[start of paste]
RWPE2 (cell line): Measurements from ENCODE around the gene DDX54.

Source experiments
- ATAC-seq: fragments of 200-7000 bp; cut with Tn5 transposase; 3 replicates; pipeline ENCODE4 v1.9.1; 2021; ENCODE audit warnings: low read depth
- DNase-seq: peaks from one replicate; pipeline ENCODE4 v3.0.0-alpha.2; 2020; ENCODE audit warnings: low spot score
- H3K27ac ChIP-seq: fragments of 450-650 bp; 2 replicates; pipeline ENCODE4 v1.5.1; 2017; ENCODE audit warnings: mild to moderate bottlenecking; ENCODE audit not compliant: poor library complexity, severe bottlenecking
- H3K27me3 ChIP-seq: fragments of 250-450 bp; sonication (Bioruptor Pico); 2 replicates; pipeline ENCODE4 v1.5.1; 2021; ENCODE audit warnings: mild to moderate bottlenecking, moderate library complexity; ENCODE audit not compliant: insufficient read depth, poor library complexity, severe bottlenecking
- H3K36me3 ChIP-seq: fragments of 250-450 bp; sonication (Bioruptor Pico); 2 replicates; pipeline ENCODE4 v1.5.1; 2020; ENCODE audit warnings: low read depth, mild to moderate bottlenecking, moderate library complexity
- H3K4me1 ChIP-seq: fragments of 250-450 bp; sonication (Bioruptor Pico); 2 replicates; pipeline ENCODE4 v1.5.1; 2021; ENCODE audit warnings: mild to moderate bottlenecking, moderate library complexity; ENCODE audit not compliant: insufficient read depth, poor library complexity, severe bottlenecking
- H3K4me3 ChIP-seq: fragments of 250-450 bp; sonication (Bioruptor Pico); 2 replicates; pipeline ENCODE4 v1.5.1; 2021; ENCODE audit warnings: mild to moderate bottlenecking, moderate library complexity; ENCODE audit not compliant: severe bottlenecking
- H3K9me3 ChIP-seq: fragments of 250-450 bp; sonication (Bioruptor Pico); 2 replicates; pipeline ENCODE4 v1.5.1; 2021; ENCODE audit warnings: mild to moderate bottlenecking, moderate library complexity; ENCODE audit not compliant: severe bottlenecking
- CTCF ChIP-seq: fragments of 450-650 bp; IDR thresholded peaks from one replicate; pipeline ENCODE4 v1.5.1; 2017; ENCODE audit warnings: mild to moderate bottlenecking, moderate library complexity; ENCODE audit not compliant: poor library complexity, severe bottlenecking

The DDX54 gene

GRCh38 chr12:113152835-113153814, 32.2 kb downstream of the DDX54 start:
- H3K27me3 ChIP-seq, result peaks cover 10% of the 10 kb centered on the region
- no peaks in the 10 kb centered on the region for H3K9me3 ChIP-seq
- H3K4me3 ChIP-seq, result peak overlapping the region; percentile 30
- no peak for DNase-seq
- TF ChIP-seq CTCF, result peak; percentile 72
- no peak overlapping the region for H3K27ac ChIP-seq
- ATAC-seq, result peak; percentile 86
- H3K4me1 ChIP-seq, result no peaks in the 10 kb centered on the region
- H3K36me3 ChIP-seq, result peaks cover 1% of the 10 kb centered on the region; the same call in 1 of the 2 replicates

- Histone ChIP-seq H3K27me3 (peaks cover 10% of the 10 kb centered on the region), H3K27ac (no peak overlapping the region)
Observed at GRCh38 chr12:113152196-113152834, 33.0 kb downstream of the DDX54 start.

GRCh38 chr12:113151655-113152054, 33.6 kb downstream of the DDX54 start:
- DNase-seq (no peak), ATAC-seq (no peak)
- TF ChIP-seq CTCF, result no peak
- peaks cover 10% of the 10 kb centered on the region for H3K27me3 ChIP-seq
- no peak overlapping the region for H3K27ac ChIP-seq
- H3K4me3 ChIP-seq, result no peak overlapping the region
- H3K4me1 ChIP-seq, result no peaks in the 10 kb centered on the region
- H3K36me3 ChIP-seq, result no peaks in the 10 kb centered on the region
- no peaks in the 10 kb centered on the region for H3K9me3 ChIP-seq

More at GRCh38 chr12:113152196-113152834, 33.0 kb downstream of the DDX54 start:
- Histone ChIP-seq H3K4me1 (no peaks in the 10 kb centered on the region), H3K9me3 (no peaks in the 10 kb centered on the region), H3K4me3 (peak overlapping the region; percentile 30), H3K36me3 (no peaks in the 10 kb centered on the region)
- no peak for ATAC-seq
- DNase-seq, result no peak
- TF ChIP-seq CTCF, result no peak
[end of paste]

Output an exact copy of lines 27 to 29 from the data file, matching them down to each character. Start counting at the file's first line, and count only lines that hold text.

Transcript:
- TF ChIP-seq CTCF, result no peak
- peaks cover 10% of the 10 kb centered on the region for H3K27me3 ChIP-seq
- no peak overlapping the region for H3K27ac ChIP-seq